Basic Latin digits, not everything else (was: RE: How the C programming language bridges the man-machine gap)

Hans Åberg haberg-1 at
Mon Apr 18 15:32:14 CDT 2022

> On 18 Apr 2022, at 21:51, Jens Maurer via Unicode <unicode at> wrote:
>>> That is defined directly above based on the Latin
>>> alphabet and "the 10 decimal digits" 0...9. This
>>> is all understood to be subsets of the ASCII
>>> repertoire; any superscript or non-Western
>>> representation of digits is not in view here.
>> So in your interpretation, a C or a C++ compiler cannot use EBDIC? —C++ used to have trigraphs to allow for that encoding.
> Sure, a compiler can use EBCDIC, and existing compilers do.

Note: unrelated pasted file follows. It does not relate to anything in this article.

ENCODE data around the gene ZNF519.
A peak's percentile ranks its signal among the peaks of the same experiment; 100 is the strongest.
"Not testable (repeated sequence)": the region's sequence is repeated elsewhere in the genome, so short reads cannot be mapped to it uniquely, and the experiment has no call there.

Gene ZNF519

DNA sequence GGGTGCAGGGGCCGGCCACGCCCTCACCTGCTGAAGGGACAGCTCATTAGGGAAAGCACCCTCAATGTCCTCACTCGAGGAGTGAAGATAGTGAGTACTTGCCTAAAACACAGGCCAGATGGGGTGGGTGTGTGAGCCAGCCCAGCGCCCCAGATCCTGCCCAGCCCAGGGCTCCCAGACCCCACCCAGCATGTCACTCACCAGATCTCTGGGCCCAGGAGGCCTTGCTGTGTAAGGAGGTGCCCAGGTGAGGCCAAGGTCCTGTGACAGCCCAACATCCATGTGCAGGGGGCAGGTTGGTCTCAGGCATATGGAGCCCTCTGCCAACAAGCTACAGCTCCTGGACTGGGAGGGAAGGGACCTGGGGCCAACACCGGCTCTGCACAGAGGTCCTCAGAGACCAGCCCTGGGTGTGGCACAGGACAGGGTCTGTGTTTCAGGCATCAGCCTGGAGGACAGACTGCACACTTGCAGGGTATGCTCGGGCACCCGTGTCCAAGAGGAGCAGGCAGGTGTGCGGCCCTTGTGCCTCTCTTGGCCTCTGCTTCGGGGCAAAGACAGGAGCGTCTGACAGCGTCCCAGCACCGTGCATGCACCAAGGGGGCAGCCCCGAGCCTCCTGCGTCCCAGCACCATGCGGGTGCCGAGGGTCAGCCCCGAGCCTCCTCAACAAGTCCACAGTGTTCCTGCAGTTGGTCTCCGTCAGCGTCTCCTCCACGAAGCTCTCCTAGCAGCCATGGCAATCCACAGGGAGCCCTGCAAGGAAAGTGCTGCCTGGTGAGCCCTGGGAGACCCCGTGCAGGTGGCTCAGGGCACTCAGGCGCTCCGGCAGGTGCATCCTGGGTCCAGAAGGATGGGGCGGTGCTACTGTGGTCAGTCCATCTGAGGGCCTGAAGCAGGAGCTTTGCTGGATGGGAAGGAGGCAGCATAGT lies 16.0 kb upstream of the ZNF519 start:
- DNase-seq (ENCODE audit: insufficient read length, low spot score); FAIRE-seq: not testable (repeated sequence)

> I said "ASCII repertoire", not "ASCII encoding".

The C standard does not refer to ASCII at all.

>> Another requirement is that the values must also fit into a C byte. So one must keep track of what a C byte is.
> I don't know what you mean by "one must keep track..."

If the values used do not fit into an octet, one must use a larger byte, and such have used been in the past, but not nowadays, I think. But large enough to carry all the Unicode values in a byte might be a possibility. An expert on C might tune in.

But this is carrying too far away into tangents: I just wanted to illustrate one aspect of the C standard, the requirement that the digit values must consecutive.

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